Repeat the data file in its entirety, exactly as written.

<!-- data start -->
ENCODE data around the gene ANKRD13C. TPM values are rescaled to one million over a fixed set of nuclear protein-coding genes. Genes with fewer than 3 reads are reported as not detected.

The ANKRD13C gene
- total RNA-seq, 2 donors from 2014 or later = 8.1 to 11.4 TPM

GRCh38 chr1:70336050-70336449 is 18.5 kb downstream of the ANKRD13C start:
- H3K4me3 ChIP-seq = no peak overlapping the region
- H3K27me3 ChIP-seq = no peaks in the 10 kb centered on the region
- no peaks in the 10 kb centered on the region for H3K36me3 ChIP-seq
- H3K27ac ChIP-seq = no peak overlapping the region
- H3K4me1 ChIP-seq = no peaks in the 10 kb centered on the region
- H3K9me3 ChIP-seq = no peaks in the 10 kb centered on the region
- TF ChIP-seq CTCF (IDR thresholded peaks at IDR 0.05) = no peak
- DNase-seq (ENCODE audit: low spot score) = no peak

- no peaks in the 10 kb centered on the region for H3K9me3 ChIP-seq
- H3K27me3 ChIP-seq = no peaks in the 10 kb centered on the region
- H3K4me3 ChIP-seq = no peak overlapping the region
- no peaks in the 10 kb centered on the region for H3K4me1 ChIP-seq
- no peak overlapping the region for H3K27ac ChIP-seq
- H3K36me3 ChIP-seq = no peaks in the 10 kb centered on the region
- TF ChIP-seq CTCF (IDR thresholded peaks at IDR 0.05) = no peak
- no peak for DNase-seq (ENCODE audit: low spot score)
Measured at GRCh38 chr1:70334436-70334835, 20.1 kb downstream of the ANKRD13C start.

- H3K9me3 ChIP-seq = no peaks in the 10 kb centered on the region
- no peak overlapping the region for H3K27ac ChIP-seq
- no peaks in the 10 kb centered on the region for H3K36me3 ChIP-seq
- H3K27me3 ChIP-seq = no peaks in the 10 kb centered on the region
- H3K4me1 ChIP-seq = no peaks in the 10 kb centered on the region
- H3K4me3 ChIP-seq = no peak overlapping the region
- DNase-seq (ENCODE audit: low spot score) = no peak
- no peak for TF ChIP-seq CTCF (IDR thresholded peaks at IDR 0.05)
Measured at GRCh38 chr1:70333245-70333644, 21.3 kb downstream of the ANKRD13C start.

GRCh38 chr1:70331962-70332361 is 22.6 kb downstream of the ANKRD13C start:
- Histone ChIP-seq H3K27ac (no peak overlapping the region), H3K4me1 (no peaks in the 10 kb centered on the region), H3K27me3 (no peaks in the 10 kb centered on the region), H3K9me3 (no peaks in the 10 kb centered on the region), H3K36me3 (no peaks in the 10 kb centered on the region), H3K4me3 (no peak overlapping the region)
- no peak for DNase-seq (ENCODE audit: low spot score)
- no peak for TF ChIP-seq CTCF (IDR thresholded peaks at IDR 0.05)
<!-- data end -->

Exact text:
ENCODE data around the gene ANKRD13C. TPM values are rescaled to one million over a fixed set of nuclear protein-coding genes. Genes with fewer than 3 reads are reported as not detected.

The ANKRD13C gene
- total RNA-seq, 2 donors from 2014 or later = 8.1 to 11.4 TPM

GRCh38 chr1:70336050-70336449 is 18.5 kb downstream of the ANKRD13C start:
- H3K4me3 ChIP-seq = no peak overlapping the region
- H3K27me3 ChIP-seq = no peaks in the 10 kb centered on the region
- no peaks in the 10 kb centered on the region for H3K36me3 ChIP-seq
- H3K27ac ChIP-seq = no peak overlapping the region
- H3K4me1 ChIP-seq = no peaks in the 10 kb centered on the region
- H3K9me3 ChIP-seq = no peaks in the 10 kb centered on the region
- TF ChIP-seq CTCF (IDR thresholded peaks at IDR 0.05) = no peak
- DNase-seq (ENCODE audit: low spot score) = no peak

- no peaks in the 10 kb centered on the region for H3K9me3 ChIP-seq
- H3K27me3 ChIP-seq = no peaks in the 10 kb centered on the region
- H3K4me3 ChIP-seq = no peak overlapping the region
- no peaks in the 10 kb centered on the region for H3K4me1 ChIP-seq
- no peak overlapping the region for H3K27ac ChIP-seq
- H3K36me3 ChIP-seq = no peaks in the 10 kb centered on the region
- TF ChIP-seq CTCF (IDR thresholded peaks at IDR 0.05) = no peak
- no peak for DNase-seq (ENCODE audit: low spot score)
Measured at GRCh38 chr1:70334436-70334835, 20.1 kb downstream of the ANKRD13C start.

- H3K9me3 ChIP-seq = no peaks in the 10 kb centered on the region
- no peak overlapping the region for H3K27ac ChIP-seq
- no peaks in the 10 kb centered on the region for H3K36me3 ChIP-seq
- H3K27me3 ChIP-seq = no peaks in the 10 kb centered on the region
- H3K4me1 ChIP-seq = no peaks in the 10 kb centered on the region
- H3K4me3 ChIP-seq = no peak overlapping the region
- DNase-seq (ENCODE audit: low spot score) = no peak
- no peak for TF ChIP-seq CTCF (IDR thresholded peaks at IDR 0.05)
Measured at GRCh38 chr1:70333245-70333644, 21.3 kb downstream of the ANKRD13C start.

GRCh38 chr1:70331962-70332361 is 22.6 kb downstream of the ANKRD13C start:
- Histone ChIP-seq H3K27ac (no peak overlapping the region), H3K4me1 (no peaks in the 10 kb centered on the region), H3K27me3 (no peaks in the 10 kb centered on the region), H3K9me3 (no peaks in the 10 kb centered on the region), H3K36me3 (no peaks in the 10 kb centered on the region), H3K4me3 (no peak overlapping the region)
- no peak for DNase-seq (ENCODE audit: low spot score)
- no peak for TF ChIP-seq CTCF (IDR thresholded peaks at IDR 0.05)